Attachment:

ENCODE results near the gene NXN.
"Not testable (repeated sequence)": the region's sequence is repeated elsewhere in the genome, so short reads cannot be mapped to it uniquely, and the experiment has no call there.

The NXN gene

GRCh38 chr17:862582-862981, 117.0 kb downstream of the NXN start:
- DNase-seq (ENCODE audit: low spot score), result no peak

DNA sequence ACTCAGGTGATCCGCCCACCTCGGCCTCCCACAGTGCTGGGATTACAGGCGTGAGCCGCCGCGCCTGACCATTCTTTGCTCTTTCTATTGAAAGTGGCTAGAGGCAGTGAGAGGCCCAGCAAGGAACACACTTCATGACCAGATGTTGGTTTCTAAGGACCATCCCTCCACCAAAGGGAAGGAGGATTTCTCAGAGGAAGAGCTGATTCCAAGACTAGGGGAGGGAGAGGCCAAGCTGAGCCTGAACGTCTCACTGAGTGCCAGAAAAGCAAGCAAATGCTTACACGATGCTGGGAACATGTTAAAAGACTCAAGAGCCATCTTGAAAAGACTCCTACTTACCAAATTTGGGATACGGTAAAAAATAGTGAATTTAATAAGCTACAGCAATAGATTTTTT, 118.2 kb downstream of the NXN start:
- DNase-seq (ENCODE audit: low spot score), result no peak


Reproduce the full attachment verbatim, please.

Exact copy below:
ENCODE results near the gene NXN.
"Not testable (repeated sequence)": the region's sequence is repeated elsewhere in the genome, so short reads cannot be mapped to it uniquely, and the experiment has no call there.

The NXN gene

GRCh38 chr17:862582-862981, 117.0 kb downstream of the NXN start:
- DNase-seq (ENCODE audit: low spot score), result no peak

DNA sequence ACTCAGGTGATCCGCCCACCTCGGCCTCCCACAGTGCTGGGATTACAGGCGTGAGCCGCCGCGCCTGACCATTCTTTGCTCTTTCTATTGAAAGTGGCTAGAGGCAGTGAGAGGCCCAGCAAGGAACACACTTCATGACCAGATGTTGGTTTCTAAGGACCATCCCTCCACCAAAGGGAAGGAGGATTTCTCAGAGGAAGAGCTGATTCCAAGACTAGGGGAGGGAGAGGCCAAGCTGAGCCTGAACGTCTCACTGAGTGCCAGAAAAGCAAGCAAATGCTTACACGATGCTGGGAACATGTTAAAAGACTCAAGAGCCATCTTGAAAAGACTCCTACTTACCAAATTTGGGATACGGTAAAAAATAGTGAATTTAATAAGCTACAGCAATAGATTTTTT, 118.2 kb downstream of the NXN start:
- DNase-seq (ENCODE audit: low spot score), result no peak